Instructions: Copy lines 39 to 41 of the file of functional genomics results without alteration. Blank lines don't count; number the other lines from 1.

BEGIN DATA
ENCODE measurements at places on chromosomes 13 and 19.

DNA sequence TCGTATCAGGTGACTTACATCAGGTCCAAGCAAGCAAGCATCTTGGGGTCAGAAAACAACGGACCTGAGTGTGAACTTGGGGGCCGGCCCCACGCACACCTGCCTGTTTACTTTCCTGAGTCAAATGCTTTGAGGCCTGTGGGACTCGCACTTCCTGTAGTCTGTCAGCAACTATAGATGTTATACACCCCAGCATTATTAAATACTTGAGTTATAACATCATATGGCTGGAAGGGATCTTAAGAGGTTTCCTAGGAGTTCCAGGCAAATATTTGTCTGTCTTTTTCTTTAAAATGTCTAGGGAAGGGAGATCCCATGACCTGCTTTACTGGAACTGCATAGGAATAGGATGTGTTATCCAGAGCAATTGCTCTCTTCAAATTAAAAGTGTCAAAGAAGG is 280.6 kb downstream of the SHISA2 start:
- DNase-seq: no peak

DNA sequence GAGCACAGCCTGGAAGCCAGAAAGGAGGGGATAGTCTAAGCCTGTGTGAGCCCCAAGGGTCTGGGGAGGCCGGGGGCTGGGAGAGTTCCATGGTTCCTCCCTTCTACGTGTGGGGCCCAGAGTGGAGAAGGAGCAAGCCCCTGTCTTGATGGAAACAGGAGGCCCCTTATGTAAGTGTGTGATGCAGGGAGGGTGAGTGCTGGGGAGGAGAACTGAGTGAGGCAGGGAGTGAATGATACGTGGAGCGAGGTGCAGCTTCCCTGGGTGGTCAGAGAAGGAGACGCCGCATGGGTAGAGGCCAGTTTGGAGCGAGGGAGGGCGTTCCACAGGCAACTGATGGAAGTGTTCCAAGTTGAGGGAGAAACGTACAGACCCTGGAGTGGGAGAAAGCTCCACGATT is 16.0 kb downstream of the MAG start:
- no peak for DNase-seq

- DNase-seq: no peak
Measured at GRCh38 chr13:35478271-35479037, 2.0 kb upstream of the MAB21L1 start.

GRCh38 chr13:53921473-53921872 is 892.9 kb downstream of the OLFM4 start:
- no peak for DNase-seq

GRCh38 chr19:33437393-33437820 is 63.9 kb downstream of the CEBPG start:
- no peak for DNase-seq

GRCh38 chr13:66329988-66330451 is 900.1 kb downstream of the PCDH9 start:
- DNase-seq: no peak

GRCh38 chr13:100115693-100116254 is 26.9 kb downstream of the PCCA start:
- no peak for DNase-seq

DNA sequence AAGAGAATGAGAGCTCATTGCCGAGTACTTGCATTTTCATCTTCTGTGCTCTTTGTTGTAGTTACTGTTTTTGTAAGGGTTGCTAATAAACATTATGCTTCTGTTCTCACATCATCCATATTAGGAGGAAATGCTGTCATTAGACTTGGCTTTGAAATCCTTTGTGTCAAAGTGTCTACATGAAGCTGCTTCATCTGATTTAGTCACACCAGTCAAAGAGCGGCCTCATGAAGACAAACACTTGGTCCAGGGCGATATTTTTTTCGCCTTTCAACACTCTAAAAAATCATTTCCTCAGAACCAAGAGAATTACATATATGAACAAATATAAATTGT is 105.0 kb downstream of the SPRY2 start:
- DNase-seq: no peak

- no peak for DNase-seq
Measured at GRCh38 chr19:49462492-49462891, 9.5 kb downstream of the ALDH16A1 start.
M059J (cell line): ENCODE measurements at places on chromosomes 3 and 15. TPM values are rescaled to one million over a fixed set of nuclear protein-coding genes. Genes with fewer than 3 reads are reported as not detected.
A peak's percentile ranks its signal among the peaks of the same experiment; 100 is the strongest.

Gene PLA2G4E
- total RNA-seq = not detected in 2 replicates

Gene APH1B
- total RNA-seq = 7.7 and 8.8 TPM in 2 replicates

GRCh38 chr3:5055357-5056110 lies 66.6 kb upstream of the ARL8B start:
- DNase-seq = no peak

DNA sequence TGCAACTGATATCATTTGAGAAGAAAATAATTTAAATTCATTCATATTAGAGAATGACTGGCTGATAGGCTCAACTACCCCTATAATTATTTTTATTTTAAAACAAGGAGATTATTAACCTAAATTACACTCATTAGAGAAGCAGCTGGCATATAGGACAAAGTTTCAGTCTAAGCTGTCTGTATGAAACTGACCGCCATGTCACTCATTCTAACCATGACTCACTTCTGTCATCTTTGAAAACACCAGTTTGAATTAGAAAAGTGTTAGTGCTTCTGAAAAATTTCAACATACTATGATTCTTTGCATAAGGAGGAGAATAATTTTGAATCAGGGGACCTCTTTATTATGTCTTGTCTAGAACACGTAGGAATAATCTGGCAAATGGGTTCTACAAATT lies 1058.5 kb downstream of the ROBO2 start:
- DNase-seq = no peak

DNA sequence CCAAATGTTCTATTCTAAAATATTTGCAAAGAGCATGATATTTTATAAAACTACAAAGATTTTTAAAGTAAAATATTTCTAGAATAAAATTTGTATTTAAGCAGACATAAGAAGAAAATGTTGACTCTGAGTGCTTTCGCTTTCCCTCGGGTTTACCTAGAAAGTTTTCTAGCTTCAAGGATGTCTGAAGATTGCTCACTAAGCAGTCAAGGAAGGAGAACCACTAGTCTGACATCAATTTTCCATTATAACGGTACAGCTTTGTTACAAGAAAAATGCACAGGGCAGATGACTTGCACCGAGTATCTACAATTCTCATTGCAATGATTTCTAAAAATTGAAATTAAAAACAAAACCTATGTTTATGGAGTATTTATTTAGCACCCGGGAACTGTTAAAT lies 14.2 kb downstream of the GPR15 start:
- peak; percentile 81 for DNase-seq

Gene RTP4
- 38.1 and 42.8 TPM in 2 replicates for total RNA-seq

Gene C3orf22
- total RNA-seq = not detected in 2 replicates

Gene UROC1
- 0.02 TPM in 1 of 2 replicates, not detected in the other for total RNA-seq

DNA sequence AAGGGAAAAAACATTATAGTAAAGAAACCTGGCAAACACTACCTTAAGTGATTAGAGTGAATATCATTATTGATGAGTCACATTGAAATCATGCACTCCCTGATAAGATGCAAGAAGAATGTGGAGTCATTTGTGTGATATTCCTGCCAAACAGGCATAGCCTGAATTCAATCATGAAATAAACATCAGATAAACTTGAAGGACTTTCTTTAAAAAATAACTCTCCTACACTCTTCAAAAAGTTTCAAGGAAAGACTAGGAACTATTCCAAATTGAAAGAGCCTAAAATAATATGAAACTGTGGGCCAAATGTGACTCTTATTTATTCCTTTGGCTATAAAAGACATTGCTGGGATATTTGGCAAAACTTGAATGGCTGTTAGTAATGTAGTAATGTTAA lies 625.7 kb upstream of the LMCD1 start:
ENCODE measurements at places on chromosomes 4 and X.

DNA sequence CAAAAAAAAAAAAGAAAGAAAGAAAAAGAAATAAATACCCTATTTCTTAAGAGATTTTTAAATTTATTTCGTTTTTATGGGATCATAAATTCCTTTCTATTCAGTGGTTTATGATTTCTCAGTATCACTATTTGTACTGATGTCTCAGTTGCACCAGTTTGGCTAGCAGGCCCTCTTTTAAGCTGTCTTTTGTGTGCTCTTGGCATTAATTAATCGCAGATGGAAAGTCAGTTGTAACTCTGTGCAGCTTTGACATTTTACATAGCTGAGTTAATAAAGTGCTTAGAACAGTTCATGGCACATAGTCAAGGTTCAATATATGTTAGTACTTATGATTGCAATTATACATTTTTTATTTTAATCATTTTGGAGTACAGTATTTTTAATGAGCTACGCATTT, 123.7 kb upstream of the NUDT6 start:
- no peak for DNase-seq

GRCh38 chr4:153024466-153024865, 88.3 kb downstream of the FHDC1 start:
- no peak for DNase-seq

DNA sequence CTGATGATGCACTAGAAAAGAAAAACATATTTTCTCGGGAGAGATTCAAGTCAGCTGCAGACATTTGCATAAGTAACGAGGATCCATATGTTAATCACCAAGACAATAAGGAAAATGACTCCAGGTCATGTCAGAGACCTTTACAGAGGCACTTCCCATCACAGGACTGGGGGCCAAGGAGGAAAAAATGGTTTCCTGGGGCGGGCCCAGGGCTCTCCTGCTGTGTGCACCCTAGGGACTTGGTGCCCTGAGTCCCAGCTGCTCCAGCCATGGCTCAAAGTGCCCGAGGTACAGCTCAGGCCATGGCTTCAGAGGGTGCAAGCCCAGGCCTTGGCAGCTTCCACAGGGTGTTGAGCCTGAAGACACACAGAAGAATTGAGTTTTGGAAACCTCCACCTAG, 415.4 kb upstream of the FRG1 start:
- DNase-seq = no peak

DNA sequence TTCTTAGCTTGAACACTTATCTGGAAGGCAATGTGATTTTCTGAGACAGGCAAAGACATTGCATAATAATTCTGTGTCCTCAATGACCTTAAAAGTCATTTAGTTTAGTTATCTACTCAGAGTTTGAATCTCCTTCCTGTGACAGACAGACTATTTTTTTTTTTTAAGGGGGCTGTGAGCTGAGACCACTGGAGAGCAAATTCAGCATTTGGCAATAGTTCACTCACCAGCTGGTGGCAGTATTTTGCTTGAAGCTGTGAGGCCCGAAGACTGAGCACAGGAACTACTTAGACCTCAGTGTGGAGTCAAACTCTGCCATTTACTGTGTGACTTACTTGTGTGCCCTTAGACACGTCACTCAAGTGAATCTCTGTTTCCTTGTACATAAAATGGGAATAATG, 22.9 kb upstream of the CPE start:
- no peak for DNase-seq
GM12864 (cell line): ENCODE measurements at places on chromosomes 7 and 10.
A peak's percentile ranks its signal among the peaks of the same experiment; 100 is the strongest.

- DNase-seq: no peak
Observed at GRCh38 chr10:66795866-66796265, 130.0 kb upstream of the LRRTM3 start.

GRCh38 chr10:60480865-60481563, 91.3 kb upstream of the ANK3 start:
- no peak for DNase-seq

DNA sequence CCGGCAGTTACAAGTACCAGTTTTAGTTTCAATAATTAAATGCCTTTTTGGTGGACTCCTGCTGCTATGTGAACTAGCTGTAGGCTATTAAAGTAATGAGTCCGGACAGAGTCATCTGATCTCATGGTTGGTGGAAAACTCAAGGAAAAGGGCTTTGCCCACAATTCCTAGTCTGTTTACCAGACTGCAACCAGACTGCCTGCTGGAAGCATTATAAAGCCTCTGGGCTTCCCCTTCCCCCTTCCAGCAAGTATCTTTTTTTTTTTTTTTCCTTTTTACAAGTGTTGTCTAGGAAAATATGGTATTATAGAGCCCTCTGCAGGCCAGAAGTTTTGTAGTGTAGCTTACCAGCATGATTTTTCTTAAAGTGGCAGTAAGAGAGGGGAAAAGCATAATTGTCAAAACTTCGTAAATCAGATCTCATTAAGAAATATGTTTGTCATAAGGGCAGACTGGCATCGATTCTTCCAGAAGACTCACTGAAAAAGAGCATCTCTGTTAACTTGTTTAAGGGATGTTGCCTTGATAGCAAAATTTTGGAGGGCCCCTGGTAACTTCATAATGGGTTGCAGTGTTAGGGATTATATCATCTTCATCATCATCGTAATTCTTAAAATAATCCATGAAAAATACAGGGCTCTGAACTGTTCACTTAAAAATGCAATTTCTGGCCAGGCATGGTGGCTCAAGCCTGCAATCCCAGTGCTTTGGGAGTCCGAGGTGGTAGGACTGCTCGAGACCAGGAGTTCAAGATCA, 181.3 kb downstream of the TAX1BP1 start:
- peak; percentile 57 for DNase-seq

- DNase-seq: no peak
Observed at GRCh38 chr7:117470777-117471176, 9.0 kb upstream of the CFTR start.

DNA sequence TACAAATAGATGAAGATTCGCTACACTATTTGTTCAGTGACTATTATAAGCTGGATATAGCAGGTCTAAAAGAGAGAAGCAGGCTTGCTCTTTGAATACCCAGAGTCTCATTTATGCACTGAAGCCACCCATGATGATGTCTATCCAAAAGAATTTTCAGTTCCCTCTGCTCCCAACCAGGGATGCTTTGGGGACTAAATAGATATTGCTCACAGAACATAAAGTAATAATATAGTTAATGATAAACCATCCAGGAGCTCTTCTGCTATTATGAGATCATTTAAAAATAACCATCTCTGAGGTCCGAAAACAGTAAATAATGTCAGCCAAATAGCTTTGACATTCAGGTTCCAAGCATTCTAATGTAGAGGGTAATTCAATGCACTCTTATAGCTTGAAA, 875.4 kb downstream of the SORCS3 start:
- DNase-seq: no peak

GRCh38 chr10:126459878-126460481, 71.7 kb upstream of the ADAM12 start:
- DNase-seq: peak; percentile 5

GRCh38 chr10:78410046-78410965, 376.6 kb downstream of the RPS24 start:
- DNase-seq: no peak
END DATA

ENCODE measurements at places on chromosomes 4 and X.

DNA sequence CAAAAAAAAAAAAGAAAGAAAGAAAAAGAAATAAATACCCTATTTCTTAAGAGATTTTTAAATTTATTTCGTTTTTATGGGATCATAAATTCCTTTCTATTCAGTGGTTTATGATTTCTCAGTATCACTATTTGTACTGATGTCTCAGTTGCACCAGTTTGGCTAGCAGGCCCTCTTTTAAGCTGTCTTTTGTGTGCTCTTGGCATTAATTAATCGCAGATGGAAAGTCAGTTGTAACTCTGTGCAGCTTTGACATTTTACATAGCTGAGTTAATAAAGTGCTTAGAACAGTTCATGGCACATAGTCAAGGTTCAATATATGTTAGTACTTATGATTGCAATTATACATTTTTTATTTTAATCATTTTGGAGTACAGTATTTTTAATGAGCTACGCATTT, 123.7 kb upstream of the NUDT6 start:
- no peak for DNase-seq